Good luck.

Pan

Seeker
2005-08-12, 14:13
if you're lucky enough to have a military base nearby, it should be no problem. there are lots of sewing shops around them. explain that you need custom sewing done. work with them, give long deadlines so they can use your job to fill their downtime. pay well. i'm lucky to have found one who puts up with me. none of my requests are ever even close to anything she's done before, and i always give a few $$ more than she asks, ensuring my future welcome. i figure about $15/hour for her time. and when i wince at the price of 'unskilled' labor, i remember that it once took my 6 hours to sew my own snakeskin (singular. took 2 more hours for the other one) from silnylon... i never did get the hang of it... she zips stuff out like magic.

peter_pan
2005-08-12, 15:04
Seeker,

Those deceptively simple snake skins in silnyl sure can be fun... Congrats on your success with the second one...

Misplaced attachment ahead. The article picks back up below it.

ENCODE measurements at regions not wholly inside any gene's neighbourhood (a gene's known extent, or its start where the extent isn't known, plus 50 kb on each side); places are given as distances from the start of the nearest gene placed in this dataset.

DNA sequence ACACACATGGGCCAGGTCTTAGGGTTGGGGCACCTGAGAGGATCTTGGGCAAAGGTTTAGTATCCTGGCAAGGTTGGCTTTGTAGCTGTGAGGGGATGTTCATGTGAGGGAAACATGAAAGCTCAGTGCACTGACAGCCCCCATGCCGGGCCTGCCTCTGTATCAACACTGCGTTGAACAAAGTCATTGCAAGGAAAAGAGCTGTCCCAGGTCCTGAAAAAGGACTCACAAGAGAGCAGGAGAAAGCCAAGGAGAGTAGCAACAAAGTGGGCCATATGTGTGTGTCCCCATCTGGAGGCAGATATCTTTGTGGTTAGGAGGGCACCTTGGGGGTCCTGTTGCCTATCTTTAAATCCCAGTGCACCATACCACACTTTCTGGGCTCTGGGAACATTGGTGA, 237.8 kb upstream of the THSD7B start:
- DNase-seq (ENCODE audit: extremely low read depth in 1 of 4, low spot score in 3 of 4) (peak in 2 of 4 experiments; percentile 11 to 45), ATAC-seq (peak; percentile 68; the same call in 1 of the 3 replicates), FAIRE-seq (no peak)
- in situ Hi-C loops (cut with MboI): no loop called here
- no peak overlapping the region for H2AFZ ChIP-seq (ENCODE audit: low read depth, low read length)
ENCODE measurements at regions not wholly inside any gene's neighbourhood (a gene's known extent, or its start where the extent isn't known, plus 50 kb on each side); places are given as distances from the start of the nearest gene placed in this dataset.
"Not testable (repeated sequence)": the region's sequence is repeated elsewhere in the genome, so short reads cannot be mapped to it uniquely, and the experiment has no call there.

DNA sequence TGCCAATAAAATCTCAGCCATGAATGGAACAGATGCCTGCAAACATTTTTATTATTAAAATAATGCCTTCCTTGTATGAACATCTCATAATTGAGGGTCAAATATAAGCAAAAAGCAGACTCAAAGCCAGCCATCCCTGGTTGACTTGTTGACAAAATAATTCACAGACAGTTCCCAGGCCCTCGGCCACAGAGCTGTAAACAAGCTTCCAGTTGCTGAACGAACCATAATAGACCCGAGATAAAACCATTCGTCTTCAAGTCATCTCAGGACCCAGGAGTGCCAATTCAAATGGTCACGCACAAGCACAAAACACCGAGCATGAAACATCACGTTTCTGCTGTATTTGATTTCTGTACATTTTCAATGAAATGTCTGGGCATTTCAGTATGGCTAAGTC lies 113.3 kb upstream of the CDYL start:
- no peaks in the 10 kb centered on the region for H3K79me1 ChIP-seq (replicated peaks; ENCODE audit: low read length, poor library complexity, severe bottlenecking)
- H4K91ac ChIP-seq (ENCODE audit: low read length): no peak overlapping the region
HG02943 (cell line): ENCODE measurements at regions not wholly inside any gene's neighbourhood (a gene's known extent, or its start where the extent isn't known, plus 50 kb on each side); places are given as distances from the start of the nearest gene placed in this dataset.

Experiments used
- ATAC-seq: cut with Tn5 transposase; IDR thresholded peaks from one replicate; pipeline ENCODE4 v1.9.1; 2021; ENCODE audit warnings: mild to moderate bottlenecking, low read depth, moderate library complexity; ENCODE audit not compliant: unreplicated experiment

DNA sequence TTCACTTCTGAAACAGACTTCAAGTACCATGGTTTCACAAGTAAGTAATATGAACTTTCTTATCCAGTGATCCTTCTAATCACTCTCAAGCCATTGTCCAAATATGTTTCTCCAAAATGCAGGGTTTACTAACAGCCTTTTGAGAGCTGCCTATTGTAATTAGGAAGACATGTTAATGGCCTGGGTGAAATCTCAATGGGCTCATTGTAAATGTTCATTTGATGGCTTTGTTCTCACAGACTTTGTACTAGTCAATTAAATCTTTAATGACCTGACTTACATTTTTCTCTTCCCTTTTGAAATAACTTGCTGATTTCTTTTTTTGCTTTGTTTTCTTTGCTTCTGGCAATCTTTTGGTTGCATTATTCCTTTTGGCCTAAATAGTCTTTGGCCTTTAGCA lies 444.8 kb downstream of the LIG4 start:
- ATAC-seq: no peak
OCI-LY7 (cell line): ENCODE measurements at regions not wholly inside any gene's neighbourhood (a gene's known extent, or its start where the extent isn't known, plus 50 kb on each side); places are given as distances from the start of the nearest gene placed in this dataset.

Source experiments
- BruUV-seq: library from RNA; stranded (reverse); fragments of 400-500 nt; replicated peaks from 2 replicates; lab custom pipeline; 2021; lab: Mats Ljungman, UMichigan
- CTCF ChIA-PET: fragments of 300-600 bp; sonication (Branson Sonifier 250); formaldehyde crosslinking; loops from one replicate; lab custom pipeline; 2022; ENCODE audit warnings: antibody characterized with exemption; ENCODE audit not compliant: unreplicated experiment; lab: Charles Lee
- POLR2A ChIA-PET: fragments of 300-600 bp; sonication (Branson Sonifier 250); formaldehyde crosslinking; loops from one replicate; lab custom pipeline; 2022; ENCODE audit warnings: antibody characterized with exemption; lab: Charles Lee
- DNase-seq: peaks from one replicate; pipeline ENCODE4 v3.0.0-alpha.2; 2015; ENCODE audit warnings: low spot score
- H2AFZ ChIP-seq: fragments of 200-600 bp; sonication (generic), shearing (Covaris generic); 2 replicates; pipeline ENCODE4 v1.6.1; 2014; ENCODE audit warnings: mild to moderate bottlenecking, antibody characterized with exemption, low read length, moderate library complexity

Pan

Two Speed
2005-08-12, 20:04
Looks like I'm getting lots of good advice. :)

Peter Pan, I appreciate the set of options, but Plan D is a non-starter. Way too many memories of Mom working away at that thing for hours and hours when I was a kid.

I was planning on getting it adjusted and lubed. Mom had loaned it out to a friend and there just isn't any telling who's been fooling with it. I think what I'll do is when I take it to the Singer sewing center I'll ask for a little help with the walking foot. I ought to be able to get a simple thing like that worked out but I prefer to let folks that know what they're doing help me out.

I'm pretty sure my first project's going to be a couple of stuff sacks. Not too much material invested and looks pretty simple. If that's a poor assumption, someone please let me know.